If this account is accurate, why vote at all? Just let Burris designate which bills will become law and which will not.
UPDATE I: Goins elaborates that Burris ruled he had recognized another legislator to present a new bill before the motion for a roll call was uttered. Burris moved mighty quickly.
UPDATE II: Two wrongs make a right. An eyewitness said that on one occasion during interminable efforts to pass anti-abortion bills in 2011, Public Health Chair Linda Tyler (defeated by Rapert for Senate last year) gaveled a meeting to adjournment immediately after ruling a voice vote had failed to pass one abortion bill (the particular one I can't pin down). She exited the room as anti-abortion legislators tried to call for a roll call.
UPDATE III: Big day for fetuses. The committee also, as expected, endorsed Rep. Andy Mayberry's bill to ban most abortions at the 20th week of pregnancy. It was amended to include a rape and incest exception. It provides no exceptions for fetal anomalies, the primary reason for the 46 abortions performed at this stage in 2011 nor protection for the health of the mother, only to save her life.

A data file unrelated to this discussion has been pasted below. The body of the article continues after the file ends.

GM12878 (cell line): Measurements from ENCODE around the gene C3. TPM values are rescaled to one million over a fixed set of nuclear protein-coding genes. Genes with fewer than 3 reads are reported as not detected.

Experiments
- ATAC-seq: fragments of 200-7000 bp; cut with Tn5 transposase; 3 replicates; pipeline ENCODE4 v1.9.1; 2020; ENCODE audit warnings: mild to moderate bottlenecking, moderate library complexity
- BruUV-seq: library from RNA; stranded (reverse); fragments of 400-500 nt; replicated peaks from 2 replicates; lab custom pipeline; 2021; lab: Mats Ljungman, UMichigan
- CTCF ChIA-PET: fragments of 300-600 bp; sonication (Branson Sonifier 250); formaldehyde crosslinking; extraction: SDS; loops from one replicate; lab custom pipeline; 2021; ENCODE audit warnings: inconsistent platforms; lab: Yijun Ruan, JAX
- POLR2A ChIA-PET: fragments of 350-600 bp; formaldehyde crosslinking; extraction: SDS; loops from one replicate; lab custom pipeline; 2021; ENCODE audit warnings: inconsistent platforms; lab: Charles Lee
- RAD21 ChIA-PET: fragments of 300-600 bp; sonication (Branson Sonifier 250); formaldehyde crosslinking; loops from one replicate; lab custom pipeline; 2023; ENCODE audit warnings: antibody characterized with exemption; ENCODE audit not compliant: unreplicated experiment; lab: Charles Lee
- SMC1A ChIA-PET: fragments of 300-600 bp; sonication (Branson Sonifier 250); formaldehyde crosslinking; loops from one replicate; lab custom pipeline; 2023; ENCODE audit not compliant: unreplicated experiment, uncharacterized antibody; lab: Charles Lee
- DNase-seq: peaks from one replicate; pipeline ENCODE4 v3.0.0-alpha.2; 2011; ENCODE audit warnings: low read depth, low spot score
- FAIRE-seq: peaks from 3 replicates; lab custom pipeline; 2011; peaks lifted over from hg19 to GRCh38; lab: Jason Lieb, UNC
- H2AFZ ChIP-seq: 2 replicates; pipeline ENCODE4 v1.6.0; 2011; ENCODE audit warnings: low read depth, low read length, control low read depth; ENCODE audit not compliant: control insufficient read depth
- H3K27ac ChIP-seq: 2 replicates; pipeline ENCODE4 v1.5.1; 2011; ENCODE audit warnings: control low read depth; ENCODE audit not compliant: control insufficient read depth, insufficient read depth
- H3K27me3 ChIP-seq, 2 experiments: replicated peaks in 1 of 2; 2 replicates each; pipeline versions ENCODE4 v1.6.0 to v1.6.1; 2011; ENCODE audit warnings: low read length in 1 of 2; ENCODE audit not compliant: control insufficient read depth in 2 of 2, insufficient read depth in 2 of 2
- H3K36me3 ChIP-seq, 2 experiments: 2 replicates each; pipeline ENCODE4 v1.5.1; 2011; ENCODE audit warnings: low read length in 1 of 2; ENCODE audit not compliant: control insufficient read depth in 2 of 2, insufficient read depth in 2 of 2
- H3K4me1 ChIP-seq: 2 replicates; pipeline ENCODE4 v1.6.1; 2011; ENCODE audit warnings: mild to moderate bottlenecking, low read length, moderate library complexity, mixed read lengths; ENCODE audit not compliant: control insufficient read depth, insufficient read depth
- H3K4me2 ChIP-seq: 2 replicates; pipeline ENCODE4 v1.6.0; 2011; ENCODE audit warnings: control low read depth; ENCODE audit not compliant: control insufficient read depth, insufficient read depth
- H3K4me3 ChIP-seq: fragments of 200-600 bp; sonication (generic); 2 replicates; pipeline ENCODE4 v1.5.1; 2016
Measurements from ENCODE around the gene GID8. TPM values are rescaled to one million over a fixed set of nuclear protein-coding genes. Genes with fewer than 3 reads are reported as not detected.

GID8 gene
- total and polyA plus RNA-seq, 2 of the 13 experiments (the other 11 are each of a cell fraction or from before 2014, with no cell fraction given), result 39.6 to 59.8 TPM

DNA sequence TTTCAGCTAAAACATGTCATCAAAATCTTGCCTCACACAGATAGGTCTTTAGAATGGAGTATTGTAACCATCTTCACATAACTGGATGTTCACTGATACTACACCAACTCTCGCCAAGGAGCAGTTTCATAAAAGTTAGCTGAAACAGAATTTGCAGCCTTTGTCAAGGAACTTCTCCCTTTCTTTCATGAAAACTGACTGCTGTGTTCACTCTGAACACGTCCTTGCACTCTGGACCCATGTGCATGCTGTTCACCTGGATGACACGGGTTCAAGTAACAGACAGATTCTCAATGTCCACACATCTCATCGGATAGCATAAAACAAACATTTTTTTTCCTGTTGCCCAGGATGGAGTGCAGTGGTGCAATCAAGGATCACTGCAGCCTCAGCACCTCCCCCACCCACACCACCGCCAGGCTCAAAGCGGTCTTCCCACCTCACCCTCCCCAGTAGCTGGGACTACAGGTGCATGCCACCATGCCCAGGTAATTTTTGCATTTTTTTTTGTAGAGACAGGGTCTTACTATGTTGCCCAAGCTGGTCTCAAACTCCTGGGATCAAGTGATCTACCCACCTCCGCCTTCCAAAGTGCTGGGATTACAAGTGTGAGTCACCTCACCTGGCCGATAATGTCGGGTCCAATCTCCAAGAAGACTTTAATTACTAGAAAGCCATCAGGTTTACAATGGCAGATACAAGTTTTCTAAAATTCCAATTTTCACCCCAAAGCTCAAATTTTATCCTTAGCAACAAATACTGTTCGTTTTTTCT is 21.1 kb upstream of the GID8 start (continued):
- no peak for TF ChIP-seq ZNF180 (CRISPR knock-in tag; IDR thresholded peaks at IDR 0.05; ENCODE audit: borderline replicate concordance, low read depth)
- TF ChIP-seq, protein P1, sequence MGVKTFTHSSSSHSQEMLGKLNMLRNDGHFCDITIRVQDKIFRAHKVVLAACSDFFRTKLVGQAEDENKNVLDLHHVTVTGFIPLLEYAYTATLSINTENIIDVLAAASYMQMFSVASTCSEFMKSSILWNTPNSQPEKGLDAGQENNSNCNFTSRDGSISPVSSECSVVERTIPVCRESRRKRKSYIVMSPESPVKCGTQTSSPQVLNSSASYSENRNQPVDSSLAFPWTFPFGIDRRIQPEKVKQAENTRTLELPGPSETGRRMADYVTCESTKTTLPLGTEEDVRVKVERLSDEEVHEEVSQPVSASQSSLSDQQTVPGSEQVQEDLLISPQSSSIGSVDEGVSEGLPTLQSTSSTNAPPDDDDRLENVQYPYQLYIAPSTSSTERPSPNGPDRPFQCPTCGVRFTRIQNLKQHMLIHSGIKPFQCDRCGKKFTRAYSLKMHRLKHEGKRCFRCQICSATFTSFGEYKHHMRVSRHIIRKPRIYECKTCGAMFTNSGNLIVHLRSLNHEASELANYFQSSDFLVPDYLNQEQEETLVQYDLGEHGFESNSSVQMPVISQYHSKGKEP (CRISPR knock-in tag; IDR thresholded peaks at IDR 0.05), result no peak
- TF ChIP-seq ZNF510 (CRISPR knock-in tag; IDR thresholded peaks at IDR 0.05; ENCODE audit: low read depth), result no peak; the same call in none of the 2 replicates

UPDATE IV: AP reports that House Speaker Davy Carter will send the unconstitutional Rapert bill back to committee because of complaints over Burris' refusal to have a roll call. I suspect is has the requisite votes if enough members attend, though that is sometimes a challenging if.
UPDATE V: KARK reports the governor has made up his mind on the abortion bills, but says he'll let the legislature vote without influence from him. He's a lawyer. He knows that the U.S. Supreme Court has, to date, ruled repeatedly and clearly that both the Rapert and Mayberry bills are unconstitutional because they prohibit abortions before viability of the fetus.
UPDATE VI: The Public Health Committee will meet after adjournment today and take another bite at Rapert's unconstitutional apple. Roll call or not, ultimately approved or not it will remain unconstitutional.
UPDATE VII: The Committee met briefly and quietly. Roll was called. 11 votes, the minimum for passage, were cast for the bill. There were five nays. It moves to the floor. And, if enacted, to court.